As the industry develops, local designers are going to have to do what they do best - be creative, in order to keep up during this transitional period. Considering the amount of passion, dedication and resourcefulness of Vietnam’s top designers, we hope that they will successfully manage to find their place to compete with some of the world’s most powerful brands. And for you shoppers - don’t be shy. Take a trip up those rugged looking staircases, and open the doors to Saigon’s true fashion scene.

Photos by Lam Minh Khang


Passion for Fashion in HCMC Part 2: Uyen Ly

If you cut fashion designer Thi To Uyen Ly in half like fabric, you’d end up with two parts: one is a trained artist with an eye for concept fashion made with daring, expressive design; the other is a commercial fashion designer working for garment creative collective Asmara International Vietnam. Asmara offers design and production services to clothing brands around the globe.

fashion designerPhotographer: Mimik Photography  -  Designer: Uyen Ly

On a rainy evening in her kitchen, Ly shows off a drawing of project she’s been working on: a bomber jacket for Zara’s menswear collection.

Artistic Differences

Ly is a trained artist with a master’s in fashion design and a taste for the abstract, but there’s not much on the jacket that belies her practised talents and wilder habits – and there’s no place for it in a mall-friendly outfit like Zara. Her more occult sensibilities are in check on what looks like a standard jacket except one feature: a large rectangle – a “badge”, as designers call it – and a small pocket over the left abdomen.

fashion designerPhotographer: Mimik Photography  -  Designer: Uyen Ly

It’s size as well as the visual rhyme, parallel to the pocket, makes the eye immediately drawn to it. Even when working with the most conventional product like a simple jacket, “I always think, how can I top it? How can I make people care about it?” Ly said. And that’s her mark.

The typical jacket is seemingly designed to accord with a simple wish: not to cause too much of a stir while keeping warm. But the itch to innovate and improvise is what drives Ly to exercise her talents outside of her day job. By day, she’s a menswear designer. By night, she is Exuvie Gallery, the fashion brand that she created as a bachelor student of fashion design at Reutlingen University in southern Germany.


Image source: instagram

The pieces she makes while in this mode are a strong contrast to her commercial work. While her output for retailers hems closely with classic designs, Exuvie Gallery features designs that don’t immediately connect with existing ideas of what clothing is or should be. Ly shows a picture of what looks like a woman wearing a forcefield. She describes the appearance as “like an astronaut”. The outfit is made of a sheer fabric called organza, an ultralightweight material with a synthetic recipe that has an almost a creamy appearance under certain light.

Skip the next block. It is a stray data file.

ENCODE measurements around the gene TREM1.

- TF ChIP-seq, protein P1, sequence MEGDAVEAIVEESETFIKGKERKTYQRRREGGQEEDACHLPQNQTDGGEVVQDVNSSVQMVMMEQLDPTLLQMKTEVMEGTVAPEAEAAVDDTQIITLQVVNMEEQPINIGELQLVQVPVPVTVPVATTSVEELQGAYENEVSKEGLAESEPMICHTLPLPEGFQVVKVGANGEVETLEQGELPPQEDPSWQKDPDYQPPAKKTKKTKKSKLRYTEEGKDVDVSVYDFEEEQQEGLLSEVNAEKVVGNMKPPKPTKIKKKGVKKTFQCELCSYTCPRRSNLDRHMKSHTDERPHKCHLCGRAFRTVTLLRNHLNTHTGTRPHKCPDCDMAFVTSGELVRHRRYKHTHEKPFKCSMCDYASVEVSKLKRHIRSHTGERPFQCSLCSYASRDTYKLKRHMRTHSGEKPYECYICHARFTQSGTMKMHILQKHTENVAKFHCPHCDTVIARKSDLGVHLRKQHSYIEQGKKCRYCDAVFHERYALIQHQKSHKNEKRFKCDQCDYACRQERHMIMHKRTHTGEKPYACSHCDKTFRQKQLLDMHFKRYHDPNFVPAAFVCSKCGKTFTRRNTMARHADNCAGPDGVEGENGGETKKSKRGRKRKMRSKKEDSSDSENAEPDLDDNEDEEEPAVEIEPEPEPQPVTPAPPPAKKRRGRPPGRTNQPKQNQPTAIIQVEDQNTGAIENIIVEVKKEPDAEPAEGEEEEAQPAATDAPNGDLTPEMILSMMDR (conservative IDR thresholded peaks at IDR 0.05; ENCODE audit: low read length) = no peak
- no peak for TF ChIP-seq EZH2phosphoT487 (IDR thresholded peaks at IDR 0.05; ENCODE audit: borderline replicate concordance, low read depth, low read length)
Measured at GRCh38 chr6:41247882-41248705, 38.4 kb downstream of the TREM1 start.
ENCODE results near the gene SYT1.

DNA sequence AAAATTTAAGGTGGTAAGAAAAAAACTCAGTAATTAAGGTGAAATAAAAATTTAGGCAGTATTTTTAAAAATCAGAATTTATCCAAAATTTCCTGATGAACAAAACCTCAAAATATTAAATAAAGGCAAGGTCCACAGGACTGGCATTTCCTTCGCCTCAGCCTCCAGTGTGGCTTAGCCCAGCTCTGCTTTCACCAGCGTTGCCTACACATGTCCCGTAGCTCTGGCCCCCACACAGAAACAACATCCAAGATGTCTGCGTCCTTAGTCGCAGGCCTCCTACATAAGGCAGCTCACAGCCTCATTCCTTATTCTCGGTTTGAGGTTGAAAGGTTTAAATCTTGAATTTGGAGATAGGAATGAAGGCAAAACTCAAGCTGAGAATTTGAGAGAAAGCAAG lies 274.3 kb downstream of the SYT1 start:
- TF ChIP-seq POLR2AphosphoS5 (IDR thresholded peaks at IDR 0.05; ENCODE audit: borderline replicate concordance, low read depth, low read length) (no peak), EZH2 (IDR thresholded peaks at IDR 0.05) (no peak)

For Exuvie Gallery, “I only want to do pieces that … you look at them and you don’t know what is it about,” she said. “I would like to make people think about it.”

Pulling the Thread from Both Ends

From a closet she pulls out a the piece that won her an award in an Asmara International Competition. At first glance, it looks like a collar missing the rest of the jacket. She joins the two ends of the collar with the velcro around her neck and the world seems to tilt slightly when she opens a previously unseen slit and out falls a big, black, light polyester jacket. “Exuvie is very free and weird,” Ly says. “Let’s say, art.”

It might come from her unique upbringing as a Vietnamese woman who spent her teenage and early adult years with relatives in Germany. She returned in April 2016. Ly is a European-trained designer, but her initial inspiration is located much closer to home.

“Since I was a kid, I wanted to be like my mom. Mom was a tailor,” Ly said. “I thought it was very interesting that she made a beautiful dress out of anything. I liked to draw all the time, paint, sewing. It has been following me since I was a kid,” she said.

Fashion, being duplicitous, reflects the metaphor of dualism: it’s both beautiful and useful. The beauty of clothing is in part its use, and seeing or imagining how it would enhance the otherwise naked human form.

fashion designerPhotographer: Mimik Photography  -  Designer: Uyen Ly

Similarly, Ly asserts that Exuvie Gallery and the work she does as a commercial designer are related practices. “I don’t think that Zara is completely away from Exuvie,” she says. In both the conceptual as well as the commercial fashion, “it’s [all] coming from me.”

Speaking about her earliest inspirations as a fashion designer, Ly recounted a bizarre-sounding experience she had while eating prawns. She suddenly took notice of the shells the creatures leave behind when you take the food out.

“They’re kind of like clothes, right?” Ly says in an uncanny observation that seems to register the porous wall between categories: Eastern and Western, fast fashion or high concept, it is beautiful and can you use it.

Banner image source: instagram




HCMC's L'usine is a haven for everything the rest of the world forgot. A loft cafe, vintage racing bike and Lomo heaven, L'usine also sells clothes to go along with your espresso. Don't know what Lomo is? Visit L'usine. The Champs-Elysees meets Bleeker Street in classic Saigon style. While away the hours or buy some hip gear. Whatever makes your day go easier is sure to be found at L'usine. Brands found at L'usine include AIAIAI, Baxter of California, BoAime, Clae, Moleskine and Yumaki among many others.